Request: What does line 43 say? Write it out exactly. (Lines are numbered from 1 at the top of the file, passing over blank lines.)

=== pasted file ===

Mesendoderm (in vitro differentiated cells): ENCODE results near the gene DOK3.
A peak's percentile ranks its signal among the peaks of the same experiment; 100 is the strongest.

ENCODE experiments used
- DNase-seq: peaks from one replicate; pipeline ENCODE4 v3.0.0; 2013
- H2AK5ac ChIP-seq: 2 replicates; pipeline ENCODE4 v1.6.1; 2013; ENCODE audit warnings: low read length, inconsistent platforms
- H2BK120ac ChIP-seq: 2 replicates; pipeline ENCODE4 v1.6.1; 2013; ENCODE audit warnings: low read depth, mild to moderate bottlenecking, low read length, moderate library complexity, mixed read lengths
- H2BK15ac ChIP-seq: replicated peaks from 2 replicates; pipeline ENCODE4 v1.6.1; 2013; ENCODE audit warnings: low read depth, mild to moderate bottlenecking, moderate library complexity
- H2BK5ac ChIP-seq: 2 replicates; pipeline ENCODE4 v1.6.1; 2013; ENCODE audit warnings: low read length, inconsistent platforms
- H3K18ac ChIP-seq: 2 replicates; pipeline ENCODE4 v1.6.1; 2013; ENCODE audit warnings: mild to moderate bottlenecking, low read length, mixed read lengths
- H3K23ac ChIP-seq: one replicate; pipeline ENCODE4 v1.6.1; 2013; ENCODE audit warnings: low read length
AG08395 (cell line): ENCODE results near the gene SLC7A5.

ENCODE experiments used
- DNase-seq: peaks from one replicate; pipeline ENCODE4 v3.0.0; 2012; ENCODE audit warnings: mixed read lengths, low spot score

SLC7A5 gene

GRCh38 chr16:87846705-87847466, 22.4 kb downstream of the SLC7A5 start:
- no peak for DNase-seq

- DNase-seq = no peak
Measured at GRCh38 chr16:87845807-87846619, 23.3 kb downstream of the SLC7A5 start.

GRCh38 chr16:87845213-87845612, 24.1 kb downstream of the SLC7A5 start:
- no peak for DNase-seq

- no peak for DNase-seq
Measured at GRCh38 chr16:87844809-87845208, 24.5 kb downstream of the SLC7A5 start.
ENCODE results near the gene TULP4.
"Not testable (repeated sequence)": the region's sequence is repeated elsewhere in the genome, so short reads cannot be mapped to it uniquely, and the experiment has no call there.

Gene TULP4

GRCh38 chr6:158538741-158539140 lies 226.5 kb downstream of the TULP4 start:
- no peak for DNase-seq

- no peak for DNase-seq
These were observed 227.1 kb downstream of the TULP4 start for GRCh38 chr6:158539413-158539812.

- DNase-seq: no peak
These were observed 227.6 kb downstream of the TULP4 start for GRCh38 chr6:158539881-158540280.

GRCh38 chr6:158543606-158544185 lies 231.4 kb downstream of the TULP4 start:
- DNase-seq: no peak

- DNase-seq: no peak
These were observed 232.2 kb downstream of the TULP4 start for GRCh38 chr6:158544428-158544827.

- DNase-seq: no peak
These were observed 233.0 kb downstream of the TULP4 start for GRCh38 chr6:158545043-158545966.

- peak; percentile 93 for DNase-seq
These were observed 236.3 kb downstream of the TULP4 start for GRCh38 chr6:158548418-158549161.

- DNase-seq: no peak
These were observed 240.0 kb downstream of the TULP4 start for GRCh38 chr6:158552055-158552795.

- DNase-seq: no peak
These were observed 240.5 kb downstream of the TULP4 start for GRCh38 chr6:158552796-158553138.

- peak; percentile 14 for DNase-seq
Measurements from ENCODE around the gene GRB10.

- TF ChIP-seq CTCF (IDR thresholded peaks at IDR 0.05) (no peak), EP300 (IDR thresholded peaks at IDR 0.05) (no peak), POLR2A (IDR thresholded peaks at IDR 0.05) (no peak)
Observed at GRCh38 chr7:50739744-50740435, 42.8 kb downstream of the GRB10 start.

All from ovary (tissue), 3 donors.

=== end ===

These were observed 240.5 kb downstream of the TULP4 start for GRCh38 chr6:158552796-158553138.